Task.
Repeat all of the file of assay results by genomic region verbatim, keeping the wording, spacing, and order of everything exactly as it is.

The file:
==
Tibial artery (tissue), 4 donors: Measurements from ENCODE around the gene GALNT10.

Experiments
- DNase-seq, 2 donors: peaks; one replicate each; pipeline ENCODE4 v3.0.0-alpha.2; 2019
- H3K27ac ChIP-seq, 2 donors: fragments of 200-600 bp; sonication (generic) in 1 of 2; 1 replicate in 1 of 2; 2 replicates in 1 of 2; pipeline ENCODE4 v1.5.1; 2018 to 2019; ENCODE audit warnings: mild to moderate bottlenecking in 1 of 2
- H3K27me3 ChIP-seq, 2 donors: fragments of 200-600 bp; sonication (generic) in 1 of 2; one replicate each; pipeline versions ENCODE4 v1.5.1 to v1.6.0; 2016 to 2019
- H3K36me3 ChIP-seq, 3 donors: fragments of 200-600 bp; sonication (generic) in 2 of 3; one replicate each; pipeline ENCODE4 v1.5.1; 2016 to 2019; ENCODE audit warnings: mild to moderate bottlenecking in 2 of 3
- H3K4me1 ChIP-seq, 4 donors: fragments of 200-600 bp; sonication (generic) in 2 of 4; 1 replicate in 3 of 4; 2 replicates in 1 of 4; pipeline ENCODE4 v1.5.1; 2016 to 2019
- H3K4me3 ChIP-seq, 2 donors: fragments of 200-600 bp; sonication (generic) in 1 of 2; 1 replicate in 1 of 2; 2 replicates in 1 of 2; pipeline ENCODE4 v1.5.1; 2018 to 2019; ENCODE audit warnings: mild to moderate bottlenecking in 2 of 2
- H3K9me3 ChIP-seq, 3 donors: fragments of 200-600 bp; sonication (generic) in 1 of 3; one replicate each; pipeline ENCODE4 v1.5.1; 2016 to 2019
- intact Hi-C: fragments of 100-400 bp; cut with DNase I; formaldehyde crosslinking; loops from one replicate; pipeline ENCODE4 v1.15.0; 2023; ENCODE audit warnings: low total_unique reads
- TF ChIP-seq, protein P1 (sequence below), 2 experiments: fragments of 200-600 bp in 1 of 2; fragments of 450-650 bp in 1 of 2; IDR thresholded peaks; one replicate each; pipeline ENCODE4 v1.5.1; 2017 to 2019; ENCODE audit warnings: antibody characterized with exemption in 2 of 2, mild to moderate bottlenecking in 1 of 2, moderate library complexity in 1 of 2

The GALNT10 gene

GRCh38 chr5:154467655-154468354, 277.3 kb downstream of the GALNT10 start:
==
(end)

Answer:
Tibial artery (tissue), 4 donors: Measurements from ENCODE around the gene GALNT10.

Experiments
- DNase-seq, 2 donors: peaks; one replicate each; pipeline ENCODE4 v3.0.0-alpha.2; 2019
- H3K27ac ChIP-seq, 2 donors: fragments of 200-600 bp; sonication (generic) in 1 of 2; 1 replicate in 1 of 2; 2 replicates in 1 of 2; pipeline ENCODE4 v1.5.1; 2018 to 2019; ENCODE audit warnings: mild to moderate bottlenecking in 1 of 2
- H3K27me3 ChIP-seq, 2 donors: fragments of 200-600 bp; sonication (generic) in 1 of 2; one replicate each; pipeline versions ENCODE4 v1.5.1 to v1.6.0; 2016 to 2019
- H3K36me3 ChIP-seq, 3 donors: fragments of 200-600 bp; sonication (generic) in 2 of 3; one replicate each; pipeline ENCODE4 v1.5.1; 2016 to 2019; ENCODE audit warnings: mild to moderate bottlenecking in 2 of 3
- H3K4me1 ChIP-seq, 4 donors: fragments of 200-600 bp; sonication (generic) in 2 of 4; 1 replicate in 3 of 4; 2 replicates in 1 of 4; pipeline ENCODE4 v1.5.1; 2016 to 2019
- H3K4me3 ChIP-seq, 2 donors: fragments of 200-600 bp; sonication (generic) in 1 of 2; 1 replicate in 1 of 2; 2 replicates in 1 of 2; pipeline ENCODE4 v1.5.1; 2018 to 2019; ENCODE audit warnings: mild to moderate bottlenecking in 2 of 2
- H3K9me3 ChIP-seq, 3 donors: fragments of 200-600 bp; sonication (generic) in 1 of 3; one replicate each; pipeline ENCODE4 v1.5.1; 2016 to 2019
- intact Hi-C: fragments of 100-400 bp; cut with DNase I; formaldehyde crosslinking; loops from one replicate; pipeline ENCODE4 v1.15.0; 2023; ENCODE audit warnings: low total_unique reads
- TF ChIP-seq, protein P1 (sequence below), 2 experiments: fragments of 200-600 bp in 1 of 2; fragments of 450-650 bp in 1 of 2; IDR thresholded peaks; one replicate each; pipeline ENCODE4 v1.5.1; 2017 to 2019; ENCODE audit warnings: antibody characterized with exemption in 2 of 2, mild to moderate bottlenecking in 1 of 2, moderate library complexity in 1 of 2

The GALNT10 gene

GRCh38 chr5:154467655-154468354, 277.3 kb downstream of the GALNT10 start: